My Ailing Trade
Whatever Special Prosecutor Patrick Fitzgerald ultimately unveils about alleged White House attempts to manipulate the media, his investigation has made mockery of the news profession's claim that it protects public interests, first and last.
In the Washington jungle, today’s journalists vie with lobbyists in learning to cover their butts; understanding, of course, that politicians are in a class that makes all others appear the amateurs they really are, by comparison.
In the Who Outed the CIA Spy mystery, the one lesson very clear can be found in the continuing revelation of how those covered and their “coverees” take turns at being on top.
In exchange for Vice President Richard Cheney’s chief of staff “helping” her with a story on Iraq’s supposed weapons of mass destruction, former New York Times reporter Judith Miller agreed to identify her source as a former Capitol Hill employee.
While technically true, Ms. Miller actually deliberately lied to readers and her editors, as it turned out, by using a non-existent “outside” source that allegedly confirmed a key element in the run up to the administration’s invasion of Iraq.
She employed America’s most revered journalistic icon to advance political propaganda that turned out to be totally false.
However, even if the story were true, Ms. Miller made mockery of any pretense of professional ethics, totally for herself and to a major degree for her employer. She richly deserved firing.
But so did her editor, who has admitted failure to seek verification, including sources. He should join her on the unemployment line for grievously neglecting his responsibilities.
Time Magazine’s Viveca Novak appears headed for the same fate, which she might deserve even more.
In a conversation with Karl Rove’s attorney, Robert Luskin, she revealed that the president’s most trusted political advisor may have committed perjury. Under oath, he had denied having spoken about the CIA ex-spy with Ms. Novak’s colleague, Matthew Cooper.
When Mr. Luskin tried out that story on Ms. Novak, over wine in an uptown café, she replied along the lines: That’s not what she had heard around the Time bureau.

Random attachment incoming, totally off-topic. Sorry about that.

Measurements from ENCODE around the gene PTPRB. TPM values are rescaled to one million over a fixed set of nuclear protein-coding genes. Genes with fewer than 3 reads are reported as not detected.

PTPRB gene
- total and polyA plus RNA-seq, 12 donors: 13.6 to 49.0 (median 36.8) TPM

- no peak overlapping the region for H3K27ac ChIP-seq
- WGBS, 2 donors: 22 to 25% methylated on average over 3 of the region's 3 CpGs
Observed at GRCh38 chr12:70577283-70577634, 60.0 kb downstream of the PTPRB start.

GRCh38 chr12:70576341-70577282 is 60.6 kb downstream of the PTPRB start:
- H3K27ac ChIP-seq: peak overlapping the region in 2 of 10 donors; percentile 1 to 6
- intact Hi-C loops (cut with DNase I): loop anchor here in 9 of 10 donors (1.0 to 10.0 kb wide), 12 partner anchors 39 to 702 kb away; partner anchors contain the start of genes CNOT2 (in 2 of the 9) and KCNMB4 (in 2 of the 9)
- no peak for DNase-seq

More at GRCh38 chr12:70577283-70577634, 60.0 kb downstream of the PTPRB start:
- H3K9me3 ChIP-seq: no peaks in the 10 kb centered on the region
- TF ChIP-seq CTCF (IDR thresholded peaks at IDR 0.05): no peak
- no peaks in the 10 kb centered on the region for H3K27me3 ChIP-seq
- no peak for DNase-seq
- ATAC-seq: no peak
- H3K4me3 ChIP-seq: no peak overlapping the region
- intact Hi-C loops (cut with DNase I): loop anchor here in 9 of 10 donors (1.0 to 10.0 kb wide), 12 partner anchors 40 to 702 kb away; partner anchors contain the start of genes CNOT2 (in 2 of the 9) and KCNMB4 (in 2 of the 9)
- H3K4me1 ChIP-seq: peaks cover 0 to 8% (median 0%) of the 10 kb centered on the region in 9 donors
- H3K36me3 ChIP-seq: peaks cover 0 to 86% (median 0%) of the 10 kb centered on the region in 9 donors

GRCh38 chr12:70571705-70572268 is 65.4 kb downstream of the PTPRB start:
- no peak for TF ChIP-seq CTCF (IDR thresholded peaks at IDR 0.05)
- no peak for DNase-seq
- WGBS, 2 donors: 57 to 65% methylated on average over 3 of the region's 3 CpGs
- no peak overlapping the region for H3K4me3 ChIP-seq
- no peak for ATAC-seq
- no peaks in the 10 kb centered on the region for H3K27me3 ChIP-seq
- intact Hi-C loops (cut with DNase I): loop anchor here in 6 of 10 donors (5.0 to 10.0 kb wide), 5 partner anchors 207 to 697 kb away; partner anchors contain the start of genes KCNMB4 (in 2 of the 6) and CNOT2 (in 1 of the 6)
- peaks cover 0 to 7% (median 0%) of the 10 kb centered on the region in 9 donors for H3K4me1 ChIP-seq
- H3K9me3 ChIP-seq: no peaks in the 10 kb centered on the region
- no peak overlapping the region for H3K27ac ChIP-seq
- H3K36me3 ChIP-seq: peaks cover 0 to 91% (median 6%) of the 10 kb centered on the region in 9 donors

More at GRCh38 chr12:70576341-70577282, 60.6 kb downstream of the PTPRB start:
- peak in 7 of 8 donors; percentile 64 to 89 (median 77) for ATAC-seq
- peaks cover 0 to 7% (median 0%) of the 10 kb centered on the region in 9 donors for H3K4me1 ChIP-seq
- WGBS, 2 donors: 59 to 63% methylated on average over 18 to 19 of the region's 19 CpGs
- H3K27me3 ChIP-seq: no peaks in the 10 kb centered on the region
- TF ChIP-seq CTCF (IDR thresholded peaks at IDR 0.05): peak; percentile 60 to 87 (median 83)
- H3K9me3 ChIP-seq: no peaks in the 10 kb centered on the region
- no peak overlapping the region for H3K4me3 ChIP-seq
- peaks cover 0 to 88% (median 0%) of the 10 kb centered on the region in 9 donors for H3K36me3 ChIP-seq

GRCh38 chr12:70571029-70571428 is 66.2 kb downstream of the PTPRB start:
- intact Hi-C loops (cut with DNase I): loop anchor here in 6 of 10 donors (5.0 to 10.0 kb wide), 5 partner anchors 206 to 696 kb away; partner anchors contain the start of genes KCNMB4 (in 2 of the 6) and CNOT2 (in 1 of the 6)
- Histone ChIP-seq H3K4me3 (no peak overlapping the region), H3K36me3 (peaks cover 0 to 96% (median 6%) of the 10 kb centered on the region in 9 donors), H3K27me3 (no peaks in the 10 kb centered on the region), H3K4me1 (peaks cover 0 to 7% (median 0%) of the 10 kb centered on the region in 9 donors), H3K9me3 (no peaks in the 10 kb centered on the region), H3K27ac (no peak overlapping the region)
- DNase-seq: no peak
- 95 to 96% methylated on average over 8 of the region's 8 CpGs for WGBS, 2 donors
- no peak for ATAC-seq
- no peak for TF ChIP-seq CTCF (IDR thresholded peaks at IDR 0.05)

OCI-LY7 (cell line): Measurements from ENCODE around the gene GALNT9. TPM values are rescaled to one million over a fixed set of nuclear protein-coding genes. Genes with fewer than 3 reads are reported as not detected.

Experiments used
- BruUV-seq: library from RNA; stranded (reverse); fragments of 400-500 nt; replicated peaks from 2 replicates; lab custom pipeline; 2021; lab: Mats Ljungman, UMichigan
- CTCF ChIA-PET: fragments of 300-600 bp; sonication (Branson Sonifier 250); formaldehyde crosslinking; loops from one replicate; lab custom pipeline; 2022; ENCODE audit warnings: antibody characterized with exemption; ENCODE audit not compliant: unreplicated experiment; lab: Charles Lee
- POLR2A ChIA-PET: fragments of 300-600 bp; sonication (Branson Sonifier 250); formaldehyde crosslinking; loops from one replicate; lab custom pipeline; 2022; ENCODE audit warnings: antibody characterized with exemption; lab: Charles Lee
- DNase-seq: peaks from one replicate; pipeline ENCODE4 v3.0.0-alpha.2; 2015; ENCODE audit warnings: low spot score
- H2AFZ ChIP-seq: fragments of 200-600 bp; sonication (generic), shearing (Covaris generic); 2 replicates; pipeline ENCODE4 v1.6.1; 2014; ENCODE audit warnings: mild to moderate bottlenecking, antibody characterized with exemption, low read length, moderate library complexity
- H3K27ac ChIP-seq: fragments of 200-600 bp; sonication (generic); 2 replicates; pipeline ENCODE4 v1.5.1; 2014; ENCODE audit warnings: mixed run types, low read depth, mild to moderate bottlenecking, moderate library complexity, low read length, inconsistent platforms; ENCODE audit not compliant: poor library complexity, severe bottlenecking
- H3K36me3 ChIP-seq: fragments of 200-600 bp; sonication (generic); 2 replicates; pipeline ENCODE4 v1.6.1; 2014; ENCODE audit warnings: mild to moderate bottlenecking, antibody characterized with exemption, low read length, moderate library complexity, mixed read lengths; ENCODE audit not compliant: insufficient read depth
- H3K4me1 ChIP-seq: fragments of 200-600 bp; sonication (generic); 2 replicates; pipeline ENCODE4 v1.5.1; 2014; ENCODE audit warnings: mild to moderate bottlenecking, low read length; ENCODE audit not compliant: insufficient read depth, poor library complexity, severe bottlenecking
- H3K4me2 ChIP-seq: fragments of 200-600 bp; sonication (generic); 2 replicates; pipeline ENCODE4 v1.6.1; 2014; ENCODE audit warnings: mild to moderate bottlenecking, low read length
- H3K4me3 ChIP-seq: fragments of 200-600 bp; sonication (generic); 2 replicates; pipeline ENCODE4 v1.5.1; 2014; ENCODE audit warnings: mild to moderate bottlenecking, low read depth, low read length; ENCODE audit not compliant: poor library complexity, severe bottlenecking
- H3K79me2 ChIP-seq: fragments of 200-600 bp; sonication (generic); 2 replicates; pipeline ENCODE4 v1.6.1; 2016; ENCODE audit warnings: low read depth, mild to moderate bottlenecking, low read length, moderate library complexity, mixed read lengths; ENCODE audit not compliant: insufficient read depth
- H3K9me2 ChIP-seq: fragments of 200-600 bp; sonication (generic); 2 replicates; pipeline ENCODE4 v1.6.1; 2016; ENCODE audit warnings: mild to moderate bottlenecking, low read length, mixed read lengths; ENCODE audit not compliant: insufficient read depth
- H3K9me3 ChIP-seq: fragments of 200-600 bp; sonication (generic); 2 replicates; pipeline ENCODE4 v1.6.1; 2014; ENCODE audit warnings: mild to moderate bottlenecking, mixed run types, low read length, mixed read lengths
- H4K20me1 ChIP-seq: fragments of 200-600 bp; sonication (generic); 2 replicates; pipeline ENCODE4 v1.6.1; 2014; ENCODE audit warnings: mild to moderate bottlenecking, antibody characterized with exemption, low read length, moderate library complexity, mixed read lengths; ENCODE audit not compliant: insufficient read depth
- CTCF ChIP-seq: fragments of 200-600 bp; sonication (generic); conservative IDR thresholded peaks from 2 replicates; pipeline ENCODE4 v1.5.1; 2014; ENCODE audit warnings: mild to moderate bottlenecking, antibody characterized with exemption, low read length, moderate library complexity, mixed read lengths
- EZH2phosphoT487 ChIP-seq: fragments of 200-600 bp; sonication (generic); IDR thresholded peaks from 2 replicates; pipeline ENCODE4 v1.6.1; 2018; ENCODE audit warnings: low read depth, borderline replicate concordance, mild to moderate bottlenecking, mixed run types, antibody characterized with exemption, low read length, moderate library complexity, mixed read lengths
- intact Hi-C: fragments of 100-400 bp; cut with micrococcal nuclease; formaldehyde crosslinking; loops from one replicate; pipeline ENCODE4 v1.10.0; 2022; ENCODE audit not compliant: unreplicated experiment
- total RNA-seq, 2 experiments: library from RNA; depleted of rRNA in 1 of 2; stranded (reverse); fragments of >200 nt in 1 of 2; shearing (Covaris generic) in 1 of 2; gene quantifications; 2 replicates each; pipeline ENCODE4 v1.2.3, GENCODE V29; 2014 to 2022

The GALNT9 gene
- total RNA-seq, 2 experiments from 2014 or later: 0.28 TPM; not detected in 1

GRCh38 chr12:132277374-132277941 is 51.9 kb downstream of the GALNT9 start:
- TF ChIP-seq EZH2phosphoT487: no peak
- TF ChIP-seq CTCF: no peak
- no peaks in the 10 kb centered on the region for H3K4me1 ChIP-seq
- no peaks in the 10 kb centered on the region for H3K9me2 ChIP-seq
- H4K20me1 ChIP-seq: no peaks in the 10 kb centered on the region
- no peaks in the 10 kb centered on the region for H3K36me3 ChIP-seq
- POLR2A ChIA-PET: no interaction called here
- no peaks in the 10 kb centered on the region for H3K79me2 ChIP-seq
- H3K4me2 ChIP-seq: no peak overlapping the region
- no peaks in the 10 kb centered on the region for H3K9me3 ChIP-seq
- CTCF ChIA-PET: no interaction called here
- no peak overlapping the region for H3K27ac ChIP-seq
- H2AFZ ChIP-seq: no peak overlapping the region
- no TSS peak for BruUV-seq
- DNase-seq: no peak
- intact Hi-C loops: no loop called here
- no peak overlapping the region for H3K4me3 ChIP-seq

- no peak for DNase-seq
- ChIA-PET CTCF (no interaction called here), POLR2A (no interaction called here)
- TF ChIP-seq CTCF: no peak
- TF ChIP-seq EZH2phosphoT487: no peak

Believing it might help his client’s case, Mr. Luskin told Mr. Fitzgerald; the lawyer hoped the spring 2004 date on the wine tête-à-tête would remove suspicion that Mr. Rove had been the prime “leaker” on the story.
Instead, he opened a new can of worms that could cost Ms. Novak’s job. It should. She withheld from her Time bureau chief several conversations she held with Mr. Luskin, seeking the inside track, which was permissible.
But once the investigation was announced, she had a clear obligation to let her editor in on her possible involvement. Especially when she realized, as admitted in her “confession,” she knew instantly, the attorney learned for the first time Mr. Rove may have lied to both the grand jury and him.
Her rationalization for hiding her role is only rationalization; no first-year journalism student could fail to know once Mr. Fitzgerald was appointed to seek out who provided the spy’s identity to columnist Robert Novak (no kin), she had no choice but to inform not only her editor but the special prosecutor. She has worked for the magazine for nearly 10 years.
Whining about how she saw how other reporters suffered public exposure and grand jury examination was her reason, but there can be no excuse.
The lady has been put on a leave of absence, while the editor decides her fate. In fact, she owes a resignation, giving the company an option; she created the mess.
Time deserves credit for its handling of Viveca Novak’s lapse of ethics, particularly when The Washington Post continues the cover up for Robert Woodward, whose arrogant behavior I’ve written about before in TheTentacle.com.
Mr. Woodward’s easy absolution by his editor and publisher Don Graham remains a disgrace, unworthy of the paper’s tradition for openness and integrity. The Watergate celebrity should have been cut loose, free to write more books, weeks ago.
That he was not simply shows how very sick indeed has become the trade I’ve practiced most of my life.